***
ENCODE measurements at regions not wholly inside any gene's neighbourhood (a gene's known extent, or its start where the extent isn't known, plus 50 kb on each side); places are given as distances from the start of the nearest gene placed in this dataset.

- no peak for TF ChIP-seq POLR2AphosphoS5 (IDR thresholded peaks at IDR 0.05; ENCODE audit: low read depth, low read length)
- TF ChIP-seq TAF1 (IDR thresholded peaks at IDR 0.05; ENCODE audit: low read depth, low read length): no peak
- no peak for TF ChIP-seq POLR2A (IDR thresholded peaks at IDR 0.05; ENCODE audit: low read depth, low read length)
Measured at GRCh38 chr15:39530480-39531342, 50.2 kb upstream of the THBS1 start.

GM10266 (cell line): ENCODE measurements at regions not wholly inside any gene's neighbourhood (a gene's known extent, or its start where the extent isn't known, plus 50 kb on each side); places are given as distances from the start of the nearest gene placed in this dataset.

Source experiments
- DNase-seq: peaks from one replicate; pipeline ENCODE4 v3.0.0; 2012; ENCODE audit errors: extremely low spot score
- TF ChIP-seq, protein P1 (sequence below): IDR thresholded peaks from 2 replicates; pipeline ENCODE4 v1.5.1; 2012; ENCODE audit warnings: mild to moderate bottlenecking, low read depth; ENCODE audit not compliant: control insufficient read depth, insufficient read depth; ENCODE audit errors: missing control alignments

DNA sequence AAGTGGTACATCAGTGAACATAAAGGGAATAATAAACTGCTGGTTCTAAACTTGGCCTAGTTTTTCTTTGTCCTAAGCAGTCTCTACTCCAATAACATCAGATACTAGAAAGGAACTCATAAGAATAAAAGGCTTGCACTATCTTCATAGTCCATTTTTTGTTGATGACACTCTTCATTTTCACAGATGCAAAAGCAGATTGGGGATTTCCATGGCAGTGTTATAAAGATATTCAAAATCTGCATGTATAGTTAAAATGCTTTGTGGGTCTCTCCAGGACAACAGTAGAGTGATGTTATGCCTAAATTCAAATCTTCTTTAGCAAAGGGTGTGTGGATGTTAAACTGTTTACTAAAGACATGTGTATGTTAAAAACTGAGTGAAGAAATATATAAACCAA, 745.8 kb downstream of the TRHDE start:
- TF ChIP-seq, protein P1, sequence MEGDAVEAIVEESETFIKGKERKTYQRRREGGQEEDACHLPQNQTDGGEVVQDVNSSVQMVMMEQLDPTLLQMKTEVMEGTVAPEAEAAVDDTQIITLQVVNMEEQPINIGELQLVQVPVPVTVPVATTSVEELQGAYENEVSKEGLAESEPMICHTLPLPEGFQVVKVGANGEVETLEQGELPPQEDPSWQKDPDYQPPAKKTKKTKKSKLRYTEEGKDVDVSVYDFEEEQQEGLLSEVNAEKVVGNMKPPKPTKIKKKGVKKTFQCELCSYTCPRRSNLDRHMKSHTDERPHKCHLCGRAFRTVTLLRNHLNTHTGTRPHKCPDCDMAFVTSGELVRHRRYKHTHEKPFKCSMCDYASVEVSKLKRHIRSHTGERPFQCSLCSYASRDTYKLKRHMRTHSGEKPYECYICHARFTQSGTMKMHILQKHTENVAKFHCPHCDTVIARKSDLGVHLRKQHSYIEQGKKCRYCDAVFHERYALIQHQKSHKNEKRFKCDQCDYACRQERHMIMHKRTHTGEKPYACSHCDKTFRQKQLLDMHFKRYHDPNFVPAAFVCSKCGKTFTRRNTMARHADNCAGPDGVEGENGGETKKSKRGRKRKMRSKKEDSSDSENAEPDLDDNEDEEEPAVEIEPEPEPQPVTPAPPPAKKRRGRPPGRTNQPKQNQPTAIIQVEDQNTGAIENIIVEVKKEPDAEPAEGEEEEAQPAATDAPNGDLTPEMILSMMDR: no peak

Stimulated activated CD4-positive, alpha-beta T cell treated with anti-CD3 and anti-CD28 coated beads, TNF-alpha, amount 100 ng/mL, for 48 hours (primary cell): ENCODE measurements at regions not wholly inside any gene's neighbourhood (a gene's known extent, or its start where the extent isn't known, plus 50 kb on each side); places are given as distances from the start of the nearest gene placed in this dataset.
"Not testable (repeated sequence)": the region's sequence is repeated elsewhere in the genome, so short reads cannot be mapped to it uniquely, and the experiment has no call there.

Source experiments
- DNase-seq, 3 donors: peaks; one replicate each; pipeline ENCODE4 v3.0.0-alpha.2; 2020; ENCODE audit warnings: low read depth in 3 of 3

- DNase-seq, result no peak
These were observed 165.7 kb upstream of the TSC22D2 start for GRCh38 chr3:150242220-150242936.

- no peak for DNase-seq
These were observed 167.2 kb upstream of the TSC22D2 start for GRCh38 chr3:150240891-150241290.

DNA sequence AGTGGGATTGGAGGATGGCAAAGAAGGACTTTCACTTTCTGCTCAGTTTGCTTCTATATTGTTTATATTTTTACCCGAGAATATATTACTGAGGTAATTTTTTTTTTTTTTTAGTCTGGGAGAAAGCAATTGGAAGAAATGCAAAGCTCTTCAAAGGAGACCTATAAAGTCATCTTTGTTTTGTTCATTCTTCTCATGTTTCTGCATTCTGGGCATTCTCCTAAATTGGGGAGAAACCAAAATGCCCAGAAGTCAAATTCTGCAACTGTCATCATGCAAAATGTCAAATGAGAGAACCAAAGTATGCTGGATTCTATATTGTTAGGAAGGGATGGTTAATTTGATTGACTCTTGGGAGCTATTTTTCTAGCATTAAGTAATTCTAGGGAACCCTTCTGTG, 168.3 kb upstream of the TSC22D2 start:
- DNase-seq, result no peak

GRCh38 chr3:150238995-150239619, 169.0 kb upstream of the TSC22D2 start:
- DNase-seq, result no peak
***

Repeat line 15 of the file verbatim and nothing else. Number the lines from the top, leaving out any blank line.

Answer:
- DNase-seq, 3 donors: peaks; one replicate each; pipeline ENCODE4 v3.0.0-alpha.2; 2020; ENCODE audit warnings: low read depth in 3 of 3